As was the case in 2019, respondents view intellectual property (IP) and licensing (48%) and cybersecurity (41%) as the legal issues posing the most risk to the esports industry; however, they both dropped by about 10 percentage points from last year’s survey. In addition, most respondents (60%) feel that the control a small number of game developers have over esports – and the potential for these parties to exert their IP rights – is a barrier to the industry’s growth and development.
“As various stakeholders in the esports industry become more concerned with protecting their personal brands, trademark-related issues are moving more to the fore,” said Julie McGinnis, a member of Foley’s IP Practice and Sports & Entertainment Group. “Given the complexity of the esports ecosystem, along with the unique dynamic created by publishers owning the IP for games, it’s no surprise that IP issues remain high on the radar of survey respondents.”
Meanwhile, there is increasing sentiment that labor and employment issues pose a significant risk to the industry (38% cite this as a concern in 2020, up from 31% in 2019). The specific employment law issues that respondents identified as important include: Management of players under the age of 18 (68%), providing proper employee benefits (53%), and contract disputes/renegotiation as players increasingly assert their rights (47%). Respondents also identified a range of actions they feel the esports industry should take to increase the representation and equitable treatment of women in esports.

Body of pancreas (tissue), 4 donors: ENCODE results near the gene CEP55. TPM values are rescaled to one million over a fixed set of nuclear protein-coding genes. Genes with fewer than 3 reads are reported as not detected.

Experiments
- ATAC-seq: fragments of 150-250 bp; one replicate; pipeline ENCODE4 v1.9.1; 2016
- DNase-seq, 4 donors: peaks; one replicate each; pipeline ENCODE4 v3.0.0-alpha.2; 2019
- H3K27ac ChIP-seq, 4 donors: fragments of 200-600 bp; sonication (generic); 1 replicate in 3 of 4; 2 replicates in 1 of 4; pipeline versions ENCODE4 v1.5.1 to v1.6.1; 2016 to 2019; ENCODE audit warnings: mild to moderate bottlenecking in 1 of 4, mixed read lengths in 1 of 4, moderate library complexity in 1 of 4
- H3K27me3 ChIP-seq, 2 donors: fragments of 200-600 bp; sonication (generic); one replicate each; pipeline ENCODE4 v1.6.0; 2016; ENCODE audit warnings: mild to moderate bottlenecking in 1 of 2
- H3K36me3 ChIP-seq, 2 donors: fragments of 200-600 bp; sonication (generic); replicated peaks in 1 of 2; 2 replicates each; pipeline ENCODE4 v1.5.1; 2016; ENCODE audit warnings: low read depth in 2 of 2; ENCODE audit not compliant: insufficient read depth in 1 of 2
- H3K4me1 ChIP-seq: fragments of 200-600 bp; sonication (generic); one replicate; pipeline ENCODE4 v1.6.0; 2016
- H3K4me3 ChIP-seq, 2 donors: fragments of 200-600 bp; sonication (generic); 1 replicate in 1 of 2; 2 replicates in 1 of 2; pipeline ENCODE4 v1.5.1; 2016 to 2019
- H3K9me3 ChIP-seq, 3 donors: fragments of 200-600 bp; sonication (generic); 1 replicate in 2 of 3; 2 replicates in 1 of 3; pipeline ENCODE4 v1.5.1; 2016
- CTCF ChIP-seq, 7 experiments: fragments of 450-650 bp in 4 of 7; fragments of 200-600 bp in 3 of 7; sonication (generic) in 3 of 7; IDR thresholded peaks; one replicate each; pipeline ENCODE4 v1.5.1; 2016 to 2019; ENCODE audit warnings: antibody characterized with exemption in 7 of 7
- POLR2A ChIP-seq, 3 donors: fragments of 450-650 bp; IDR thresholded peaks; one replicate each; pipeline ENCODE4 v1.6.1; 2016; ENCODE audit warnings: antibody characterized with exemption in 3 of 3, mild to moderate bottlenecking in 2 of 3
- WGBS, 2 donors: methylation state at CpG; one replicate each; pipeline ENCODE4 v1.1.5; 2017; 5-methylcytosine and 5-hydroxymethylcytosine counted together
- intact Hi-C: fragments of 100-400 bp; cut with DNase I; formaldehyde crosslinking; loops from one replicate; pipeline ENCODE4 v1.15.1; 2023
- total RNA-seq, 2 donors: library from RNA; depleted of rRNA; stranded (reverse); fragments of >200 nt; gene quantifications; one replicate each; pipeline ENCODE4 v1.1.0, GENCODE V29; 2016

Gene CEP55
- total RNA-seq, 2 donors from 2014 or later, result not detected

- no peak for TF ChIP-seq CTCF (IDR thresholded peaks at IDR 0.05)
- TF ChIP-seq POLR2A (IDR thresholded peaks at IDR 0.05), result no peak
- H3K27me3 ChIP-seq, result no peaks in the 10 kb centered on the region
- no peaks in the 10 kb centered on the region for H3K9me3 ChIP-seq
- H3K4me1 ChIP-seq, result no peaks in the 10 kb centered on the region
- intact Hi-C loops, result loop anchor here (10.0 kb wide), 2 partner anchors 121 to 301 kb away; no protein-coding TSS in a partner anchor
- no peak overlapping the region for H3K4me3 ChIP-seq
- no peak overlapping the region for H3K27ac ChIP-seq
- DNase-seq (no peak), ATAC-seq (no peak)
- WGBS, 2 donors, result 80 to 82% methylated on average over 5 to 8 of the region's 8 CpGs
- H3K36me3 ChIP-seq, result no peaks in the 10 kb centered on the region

“As an industry so centered on its players, esports continues to grapple with various labor and employment concerns, including how talent is engaged contractually and the scourge of unacceptable behavior that brings #MeToo and other allegations of discrimination into the space,” said Jon Israel, co-chair of Foley’s Sports & Entertainment Group. “Industry stakeholders will need to address these issues with greater sophistication for esports to move further into the commercial mainstream.”
Esports and Traditional Professional Sports
In an increasingly virtual world, traditional professional sports executives and organizations are looking to esports for new ways of leveraging technology and engaging with fans.
When asked how traditional professional sports may focus on digital technologies amid the rise of esports and the ongoing pandemic, the top responses included: Using digital technologies to provide fans with more direct interaction and engagement (64%), incorporating new technologies into broadcasts (54%), and hosting tournaments in which traditional professional sports players compete in simulated games (54%).
“The pandemic may very well be a wakeup call for traditional professional sports, highlighting the need to evolve digitally and rethink the use of technology to deliver content and engage with fans, said Michael Wall, a member of Foley’s Sports & Entertainment Group. “Esports can provide a model for this transformation, as the industry has continued to offer compelling, dynamic, and engaging digital content to grow in popularity during this time.”
The 2020 Esports Survey was completed by 255 professionals primarily based in the United States and Europe. Respondents included esports and traditional professional sports teams and leagues, technology developers, media companies and agencies. To read the complete report and methodology, please click here.